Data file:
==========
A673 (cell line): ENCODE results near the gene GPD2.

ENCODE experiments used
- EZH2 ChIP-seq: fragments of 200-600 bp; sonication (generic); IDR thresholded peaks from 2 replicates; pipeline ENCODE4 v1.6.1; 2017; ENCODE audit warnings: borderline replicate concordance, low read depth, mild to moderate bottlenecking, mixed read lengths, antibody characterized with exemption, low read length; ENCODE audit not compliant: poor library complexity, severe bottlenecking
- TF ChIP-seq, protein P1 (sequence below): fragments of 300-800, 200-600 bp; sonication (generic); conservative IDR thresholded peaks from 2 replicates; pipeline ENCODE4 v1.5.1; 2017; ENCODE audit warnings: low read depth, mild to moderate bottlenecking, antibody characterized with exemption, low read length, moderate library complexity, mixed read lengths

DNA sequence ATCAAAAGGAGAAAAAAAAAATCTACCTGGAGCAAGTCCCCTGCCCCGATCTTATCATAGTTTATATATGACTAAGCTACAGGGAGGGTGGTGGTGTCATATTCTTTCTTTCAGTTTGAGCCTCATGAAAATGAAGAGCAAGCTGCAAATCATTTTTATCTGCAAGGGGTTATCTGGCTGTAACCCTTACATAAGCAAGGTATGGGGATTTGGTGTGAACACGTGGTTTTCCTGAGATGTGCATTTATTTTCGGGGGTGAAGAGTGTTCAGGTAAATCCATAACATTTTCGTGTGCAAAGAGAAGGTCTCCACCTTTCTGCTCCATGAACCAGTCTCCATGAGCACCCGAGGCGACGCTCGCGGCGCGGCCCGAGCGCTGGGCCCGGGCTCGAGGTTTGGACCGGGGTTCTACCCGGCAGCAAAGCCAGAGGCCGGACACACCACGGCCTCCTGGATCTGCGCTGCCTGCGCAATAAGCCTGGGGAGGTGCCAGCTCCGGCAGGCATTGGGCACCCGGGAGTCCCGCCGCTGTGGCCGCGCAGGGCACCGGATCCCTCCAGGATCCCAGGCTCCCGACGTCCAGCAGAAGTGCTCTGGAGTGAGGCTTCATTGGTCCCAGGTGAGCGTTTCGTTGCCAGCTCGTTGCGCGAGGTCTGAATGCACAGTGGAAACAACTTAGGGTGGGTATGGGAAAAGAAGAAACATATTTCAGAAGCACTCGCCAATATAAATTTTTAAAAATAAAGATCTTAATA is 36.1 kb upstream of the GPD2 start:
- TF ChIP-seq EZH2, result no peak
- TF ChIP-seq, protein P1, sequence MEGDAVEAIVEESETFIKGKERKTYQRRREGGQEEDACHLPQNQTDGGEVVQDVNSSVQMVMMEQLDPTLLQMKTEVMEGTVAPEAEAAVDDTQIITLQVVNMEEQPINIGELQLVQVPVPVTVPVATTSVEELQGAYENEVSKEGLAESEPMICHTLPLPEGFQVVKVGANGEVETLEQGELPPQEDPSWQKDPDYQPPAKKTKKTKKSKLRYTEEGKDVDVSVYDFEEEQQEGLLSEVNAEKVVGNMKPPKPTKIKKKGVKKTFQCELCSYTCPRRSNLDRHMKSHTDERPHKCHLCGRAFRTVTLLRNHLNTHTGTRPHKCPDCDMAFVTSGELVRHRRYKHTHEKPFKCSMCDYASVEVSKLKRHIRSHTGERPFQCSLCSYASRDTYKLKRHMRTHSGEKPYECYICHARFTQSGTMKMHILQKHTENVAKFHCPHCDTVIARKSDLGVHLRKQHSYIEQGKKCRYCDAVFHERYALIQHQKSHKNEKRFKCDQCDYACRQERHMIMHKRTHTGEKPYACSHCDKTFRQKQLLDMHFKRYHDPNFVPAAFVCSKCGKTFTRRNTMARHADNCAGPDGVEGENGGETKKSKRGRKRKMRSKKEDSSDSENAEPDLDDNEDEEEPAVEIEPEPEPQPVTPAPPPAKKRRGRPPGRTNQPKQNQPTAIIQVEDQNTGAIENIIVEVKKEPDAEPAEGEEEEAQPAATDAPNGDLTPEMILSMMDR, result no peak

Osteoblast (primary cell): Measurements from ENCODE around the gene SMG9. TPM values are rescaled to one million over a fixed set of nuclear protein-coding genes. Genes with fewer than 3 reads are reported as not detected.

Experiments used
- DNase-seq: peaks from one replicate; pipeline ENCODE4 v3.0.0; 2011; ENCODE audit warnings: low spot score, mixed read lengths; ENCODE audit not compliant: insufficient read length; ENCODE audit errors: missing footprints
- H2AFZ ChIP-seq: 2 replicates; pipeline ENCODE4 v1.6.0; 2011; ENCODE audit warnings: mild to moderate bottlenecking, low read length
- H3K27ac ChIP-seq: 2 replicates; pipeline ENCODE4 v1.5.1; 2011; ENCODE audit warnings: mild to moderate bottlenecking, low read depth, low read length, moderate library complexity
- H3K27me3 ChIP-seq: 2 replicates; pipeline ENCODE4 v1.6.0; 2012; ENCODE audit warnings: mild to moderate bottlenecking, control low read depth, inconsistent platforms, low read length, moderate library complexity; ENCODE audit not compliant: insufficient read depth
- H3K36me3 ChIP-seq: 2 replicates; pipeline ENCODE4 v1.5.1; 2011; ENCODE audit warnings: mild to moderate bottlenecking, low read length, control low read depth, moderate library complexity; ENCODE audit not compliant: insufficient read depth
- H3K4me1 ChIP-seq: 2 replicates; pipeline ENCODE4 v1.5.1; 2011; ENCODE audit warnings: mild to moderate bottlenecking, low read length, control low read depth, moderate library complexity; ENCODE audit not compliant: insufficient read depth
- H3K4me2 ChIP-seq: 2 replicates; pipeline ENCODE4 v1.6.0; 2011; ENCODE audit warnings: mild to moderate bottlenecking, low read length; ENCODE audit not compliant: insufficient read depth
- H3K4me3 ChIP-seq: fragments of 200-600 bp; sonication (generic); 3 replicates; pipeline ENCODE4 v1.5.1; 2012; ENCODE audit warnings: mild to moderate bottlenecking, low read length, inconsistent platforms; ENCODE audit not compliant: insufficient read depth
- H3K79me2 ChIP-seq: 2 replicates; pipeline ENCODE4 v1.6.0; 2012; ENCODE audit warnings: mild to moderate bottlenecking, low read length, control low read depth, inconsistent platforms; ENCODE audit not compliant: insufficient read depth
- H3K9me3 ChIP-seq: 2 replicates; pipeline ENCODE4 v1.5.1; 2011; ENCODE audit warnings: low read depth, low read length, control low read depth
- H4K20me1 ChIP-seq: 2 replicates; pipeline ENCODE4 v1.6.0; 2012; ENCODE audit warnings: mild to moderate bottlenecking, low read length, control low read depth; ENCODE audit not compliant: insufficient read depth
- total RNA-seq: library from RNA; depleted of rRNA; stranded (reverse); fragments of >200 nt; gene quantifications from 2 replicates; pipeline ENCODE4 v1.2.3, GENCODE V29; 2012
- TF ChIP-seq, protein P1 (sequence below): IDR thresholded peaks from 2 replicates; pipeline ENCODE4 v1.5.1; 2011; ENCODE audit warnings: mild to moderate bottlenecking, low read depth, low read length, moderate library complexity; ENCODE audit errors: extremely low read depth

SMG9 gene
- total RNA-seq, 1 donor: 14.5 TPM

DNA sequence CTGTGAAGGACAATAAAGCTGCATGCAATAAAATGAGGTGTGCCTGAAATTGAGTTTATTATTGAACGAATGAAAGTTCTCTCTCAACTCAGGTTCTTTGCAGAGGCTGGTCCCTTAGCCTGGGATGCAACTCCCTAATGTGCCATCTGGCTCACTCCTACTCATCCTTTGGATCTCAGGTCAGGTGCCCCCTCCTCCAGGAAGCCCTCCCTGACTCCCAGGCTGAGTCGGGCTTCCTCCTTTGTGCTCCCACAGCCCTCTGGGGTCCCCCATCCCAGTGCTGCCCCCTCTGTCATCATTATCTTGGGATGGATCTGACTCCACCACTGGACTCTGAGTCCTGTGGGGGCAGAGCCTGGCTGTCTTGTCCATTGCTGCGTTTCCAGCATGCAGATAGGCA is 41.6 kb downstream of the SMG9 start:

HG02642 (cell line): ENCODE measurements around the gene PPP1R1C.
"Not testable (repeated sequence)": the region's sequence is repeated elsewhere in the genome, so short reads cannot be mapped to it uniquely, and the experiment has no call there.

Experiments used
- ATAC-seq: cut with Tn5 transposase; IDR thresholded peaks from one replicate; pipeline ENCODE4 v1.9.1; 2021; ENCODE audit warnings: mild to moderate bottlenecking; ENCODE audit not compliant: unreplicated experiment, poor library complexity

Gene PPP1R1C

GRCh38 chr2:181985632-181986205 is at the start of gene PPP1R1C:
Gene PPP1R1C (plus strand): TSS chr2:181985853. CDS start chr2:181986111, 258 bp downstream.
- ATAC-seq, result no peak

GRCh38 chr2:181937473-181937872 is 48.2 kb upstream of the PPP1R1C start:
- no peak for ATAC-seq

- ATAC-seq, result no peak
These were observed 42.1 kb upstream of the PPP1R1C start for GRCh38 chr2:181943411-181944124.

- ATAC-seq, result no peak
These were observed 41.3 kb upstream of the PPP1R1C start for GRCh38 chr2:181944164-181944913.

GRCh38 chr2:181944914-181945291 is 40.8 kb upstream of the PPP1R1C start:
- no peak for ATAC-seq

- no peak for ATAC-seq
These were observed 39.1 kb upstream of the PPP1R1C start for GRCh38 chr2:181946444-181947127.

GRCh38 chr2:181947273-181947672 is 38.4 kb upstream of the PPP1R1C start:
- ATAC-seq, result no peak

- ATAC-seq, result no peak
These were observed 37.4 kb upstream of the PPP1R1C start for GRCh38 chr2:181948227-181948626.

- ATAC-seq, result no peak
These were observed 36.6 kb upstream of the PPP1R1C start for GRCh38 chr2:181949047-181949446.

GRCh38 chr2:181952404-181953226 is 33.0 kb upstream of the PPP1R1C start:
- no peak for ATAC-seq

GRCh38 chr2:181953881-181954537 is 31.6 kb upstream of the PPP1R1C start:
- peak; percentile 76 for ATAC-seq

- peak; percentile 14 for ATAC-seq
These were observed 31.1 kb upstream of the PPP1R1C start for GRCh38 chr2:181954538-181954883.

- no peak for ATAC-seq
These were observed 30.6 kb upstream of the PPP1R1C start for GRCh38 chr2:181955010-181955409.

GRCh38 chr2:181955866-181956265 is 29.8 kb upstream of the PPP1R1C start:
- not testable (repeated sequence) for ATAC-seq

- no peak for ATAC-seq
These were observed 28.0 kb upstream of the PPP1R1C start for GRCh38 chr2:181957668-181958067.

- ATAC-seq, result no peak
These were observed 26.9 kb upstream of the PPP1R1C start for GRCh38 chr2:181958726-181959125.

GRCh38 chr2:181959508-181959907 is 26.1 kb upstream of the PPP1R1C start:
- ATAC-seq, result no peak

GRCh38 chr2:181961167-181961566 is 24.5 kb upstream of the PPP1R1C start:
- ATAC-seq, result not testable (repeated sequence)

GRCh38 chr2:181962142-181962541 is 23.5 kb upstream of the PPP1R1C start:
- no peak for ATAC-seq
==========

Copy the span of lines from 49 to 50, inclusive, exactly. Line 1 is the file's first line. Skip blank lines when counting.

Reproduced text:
These were observed 36.6 kb upstream of the PPP1R1C start for GRCh38 chr2:181949047-181949446.

GRCh38 chr2:181952404-181953226 is 33.0 kb upstream of the PPP1R1C start: